Alright, so you buy a bag of pea tips at a Chinese grocery store and bring them home. Now what? You could simply swap out the greens from any Asian dish and end up with a wonderful product, but you might be doing yourself (and the pea tips) a bit of a disservice. What I mean is that just because you can treat most leafy greens the same way (I have a default Chinese stir fry that works with basically every green vegetable) doesn’t mean that every vegetable tastes the same. Pea tips taste… well, like nothing else. Consequently, they deserve some special consideration. In this case, that means taking a ‘less is more’ approach. There are so many delicious Chinese spices and sauces that work with virtually any ingredient, it’s easy to overdo things a little and lose sight of your basic flavours. But instead of falling back on the same (admittedly delicious) sauces, it’s worth stepping back from the stove for a moment and asking yourself what flavours you’re trying to highlight. Case in point – it occurred to me that this is one of the few Chinese dishes I’ve ever made that doesn’t use garlic. I wanted the the subtle pea flavour and sweetness of the pea tips to stand out without being overwhelmed by the pungent and savoury hit of garlic. Would this have been a bad dish had I included garlic? Probably not (is anything bad with garlic?). But when I took the first bite of this, I was struck not just by the wonderful flavour, but by the fact that it tasted different; it wasn’t just another variation on the vegetable-plus-savory-sauce theme. It was sweet and nutty, a little bitter, and vibrantly green, both in colour and flavour. The ginger livened up the whole dish without burying any of the flavours. It wasn’t just any vegetable dish. Now I appreciate that tastes for green vegetables run the gamut from die-hard fanatic to reluctant veg-o-phobe, but isn’t that what the ideal thing to do with any food – to allow us to experience it for what it is, rather than hiding it in the background? Returning to the question I get asked so often – I come up with recipes not by asking ‘what can I put this ingredient into?’ but ‘what can I do to let this ingredient be the star?’ It’s a simple approach, but it makes all the difference in the world.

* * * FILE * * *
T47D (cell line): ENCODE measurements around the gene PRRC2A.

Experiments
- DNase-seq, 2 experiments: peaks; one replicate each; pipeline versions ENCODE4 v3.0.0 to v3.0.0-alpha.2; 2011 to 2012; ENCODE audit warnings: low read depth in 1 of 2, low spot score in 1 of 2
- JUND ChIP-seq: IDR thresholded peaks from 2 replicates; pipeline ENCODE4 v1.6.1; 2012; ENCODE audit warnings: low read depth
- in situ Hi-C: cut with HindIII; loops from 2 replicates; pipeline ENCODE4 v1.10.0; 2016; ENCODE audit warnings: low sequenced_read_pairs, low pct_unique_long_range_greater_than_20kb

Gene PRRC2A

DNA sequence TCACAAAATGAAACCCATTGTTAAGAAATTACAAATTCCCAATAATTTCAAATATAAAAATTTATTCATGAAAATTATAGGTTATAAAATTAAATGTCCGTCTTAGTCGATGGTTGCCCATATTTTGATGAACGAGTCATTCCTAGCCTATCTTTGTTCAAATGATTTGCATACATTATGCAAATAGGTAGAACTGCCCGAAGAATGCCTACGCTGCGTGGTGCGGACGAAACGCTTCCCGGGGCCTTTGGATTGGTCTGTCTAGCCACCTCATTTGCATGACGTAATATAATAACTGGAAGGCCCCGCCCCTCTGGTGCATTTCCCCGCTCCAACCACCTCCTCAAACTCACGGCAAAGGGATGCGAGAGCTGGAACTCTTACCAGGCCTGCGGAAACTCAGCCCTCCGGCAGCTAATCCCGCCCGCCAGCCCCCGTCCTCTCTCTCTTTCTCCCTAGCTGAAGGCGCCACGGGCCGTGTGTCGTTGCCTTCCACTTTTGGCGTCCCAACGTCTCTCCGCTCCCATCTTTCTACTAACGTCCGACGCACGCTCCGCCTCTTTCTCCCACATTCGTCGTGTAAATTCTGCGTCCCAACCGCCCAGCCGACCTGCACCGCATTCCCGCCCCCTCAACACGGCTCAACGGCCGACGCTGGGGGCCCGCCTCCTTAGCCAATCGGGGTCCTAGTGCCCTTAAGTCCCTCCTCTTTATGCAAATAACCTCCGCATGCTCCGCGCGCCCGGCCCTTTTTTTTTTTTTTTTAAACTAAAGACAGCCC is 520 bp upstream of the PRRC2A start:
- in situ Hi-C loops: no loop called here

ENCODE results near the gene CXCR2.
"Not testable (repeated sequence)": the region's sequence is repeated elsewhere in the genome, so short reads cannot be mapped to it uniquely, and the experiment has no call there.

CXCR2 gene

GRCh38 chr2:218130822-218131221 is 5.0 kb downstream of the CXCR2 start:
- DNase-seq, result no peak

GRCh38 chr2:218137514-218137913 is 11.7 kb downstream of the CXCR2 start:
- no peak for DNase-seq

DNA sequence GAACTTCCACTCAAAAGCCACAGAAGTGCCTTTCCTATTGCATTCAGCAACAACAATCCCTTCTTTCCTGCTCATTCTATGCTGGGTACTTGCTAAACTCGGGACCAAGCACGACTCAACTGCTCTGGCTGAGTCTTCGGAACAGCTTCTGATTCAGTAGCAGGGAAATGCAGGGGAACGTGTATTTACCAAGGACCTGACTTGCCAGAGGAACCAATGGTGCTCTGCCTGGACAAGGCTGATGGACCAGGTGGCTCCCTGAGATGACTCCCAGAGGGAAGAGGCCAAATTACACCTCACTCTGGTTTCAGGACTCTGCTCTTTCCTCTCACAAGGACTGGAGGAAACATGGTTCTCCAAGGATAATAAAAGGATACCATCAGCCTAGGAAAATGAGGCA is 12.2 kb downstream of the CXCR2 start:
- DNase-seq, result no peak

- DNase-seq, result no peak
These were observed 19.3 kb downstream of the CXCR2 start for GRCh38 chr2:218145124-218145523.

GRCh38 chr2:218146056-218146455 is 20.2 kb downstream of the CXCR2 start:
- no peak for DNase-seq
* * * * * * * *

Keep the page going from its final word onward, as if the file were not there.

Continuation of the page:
This is a very, very easy dish to prepare. There are only a few things to take into account. First, as with any stir fry, you want to make sure you get your wok (or large, heavy pan) extremely hot. Second, the pea tips reduce in size substantially, so make sure you stir them and move them as they cook to let them all wilt evenly.